On August 29, 2018, at 6.30 pm, welcome to the round table "Birth of the New World: Urban Experiences in East Europe after 1917".
Venue: Center for Urban History, 6 Bohomoltsia Str.
Events in the East of Europe at the end of the Great War that continued also in the West largely defined further developments on the continent. Revolutions, the collapse of empires, civil wars, the ordeal of the birth of new states—the Eastern European "exits" from the war were diverse. Urban experiences were the same diverse. During the discussion, we shall elaborate on how urban studies could contribute to our understanding of great events recorded into the national narratives of the countries in Eastern Europe termed as revolutions and the establishment of new states. Another question we will address is how violence, the signs of otherness, and the extreme everyday routines that urban citizens survived in this period predicted the further trajectory of the development of the continent, especially in the 1930s. Finally, we shall discuss the problem of order in cities and the ability of authorities to provide it. This was especially striking during the period of collapse of empires in Eastern Europe, became one of the central issues throughout the entire 20th century, and is still relevant today.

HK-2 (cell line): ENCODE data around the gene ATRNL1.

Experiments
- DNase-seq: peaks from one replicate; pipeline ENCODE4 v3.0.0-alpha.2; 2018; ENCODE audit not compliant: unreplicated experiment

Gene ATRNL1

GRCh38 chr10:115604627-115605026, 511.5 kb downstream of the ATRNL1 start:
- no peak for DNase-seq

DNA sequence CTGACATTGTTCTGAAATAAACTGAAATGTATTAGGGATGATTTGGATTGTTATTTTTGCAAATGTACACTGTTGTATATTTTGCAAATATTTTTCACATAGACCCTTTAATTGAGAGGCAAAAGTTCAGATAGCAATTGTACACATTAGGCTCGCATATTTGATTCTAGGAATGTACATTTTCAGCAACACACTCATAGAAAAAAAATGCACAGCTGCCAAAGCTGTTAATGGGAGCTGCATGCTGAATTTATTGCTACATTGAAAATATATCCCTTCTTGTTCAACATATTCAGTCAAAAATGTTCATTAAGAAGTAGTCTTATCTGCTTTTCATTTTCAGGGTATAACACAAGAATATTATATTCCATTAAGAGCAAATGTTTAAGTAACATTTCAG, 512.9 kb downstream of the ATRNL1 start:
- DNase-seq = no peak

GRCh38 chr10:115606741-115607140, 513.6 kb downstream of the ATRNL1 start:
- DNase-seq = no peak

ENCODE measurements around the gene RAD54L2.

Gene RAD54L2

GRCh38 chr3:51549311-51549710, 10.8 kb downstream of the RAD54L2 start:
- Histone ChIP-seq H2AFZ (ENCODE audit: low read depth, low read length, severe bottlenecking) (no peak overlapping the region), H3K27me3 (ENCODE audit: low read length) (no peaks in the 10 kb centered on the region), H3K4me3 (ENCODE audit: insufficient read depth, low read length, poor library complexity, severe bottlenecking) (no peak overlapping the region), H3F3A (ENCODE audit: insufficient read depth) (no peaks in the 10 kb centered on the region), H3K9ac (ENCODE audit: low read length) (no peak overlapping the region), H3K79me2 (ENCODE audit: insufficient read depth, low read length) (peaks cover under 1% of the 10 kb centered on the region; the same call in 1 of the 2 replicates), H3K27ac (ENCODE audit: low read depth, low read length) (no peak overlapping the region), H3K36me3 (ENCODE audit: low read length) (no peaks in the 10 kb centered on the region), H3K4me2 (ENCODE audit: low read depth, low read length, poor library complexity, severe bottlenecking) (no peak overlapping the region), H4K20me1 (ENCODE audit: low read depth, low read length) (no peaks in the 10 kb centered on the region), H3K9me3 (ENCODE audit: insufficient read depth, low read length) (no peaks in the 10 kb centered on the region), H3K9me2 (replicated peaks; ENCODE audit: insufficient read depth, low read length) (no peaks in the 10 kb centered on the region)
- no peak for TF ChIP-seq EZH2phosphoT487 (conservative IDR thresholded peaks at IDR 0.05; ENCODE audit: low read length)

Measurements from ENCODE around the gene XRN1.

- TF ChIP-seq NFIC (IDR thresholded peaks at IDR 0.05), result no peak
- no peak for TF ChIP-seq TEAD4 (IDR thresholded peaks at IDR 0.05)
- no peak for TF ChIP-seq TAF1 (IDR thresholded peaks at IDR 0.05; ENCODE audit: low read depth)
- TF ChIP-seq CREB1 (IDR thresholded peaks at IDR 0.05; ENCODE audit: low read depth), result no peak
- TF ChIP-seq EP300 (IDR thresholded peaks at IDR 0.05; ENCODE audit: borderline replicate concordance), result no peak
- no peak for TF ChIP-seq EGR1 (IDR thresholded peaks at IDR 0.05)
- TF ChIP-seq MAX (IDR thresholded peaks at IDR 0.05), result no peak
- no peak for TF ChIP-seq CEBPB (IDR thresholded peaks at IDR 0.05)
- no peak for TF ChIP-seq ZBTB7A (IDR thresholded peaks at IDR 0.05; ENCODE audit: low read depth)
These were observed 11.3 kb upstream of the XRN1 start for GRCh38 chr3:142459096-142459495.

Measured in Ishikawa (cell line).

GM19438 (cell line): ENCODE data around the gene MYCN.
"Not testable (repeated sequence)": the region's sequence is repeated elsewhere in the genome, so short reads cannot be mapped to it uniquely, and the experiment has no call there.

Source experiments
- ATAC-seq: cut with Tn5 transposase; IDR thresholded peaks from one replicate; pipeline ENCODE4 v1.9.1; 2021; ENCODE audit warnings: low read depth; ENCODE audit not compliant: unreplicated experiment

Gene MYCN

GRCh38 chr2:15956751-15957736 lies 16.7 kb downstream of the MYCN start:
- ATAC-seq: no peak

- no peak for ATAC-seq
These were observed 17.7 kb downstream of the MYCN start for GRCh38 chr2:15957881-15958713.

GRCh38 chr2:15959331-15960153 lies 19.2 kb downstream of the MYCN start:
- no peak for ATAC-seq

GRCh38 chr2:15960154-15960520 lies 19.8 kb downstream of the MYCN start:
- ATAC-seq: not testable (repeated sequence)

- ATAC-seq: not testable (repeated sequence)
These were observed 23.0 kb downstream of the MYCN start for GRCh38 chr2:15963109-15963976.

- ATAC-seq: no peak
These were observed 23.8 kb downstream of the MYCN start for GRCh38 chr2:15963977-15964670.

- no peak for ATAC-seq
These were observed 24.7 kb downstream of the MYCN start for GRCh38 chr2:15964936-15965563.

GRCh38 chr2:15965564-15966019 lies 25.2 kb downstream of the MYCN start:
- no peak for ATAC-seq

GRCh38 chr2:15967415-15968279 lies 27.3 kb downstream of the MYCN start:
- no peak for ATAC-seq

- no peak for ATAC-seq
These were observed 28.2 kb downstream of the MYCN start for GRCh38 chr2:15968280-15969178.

Discussants: Oksana Dudko (Center for Urban History / University of Toronto), Joshua Sanborn (Lafayette College, USA), Serhy Yekelchyk (University of Victoria, Canada), Jay Winter (Yale University). Moderated by Olena Betliy (Center for Urban History / Kyiv Mohyla Academy National University).
The round-table will be finalizing the international conference "The Multiplicity of Exits from the War: the Experience of the Eastern Front Cities" running in the Center for Urban History on August 28-29, 2018.
This round table is a part of the public program "City on the Line: Lviv in November 1918." It invites the general public to discuss the centenary of the end of the Great War and the establishment of the Western Ukrainian People’s Republic in the broader context of the fall of empires, revolutions, the making of new national states, and social and cultural transformations.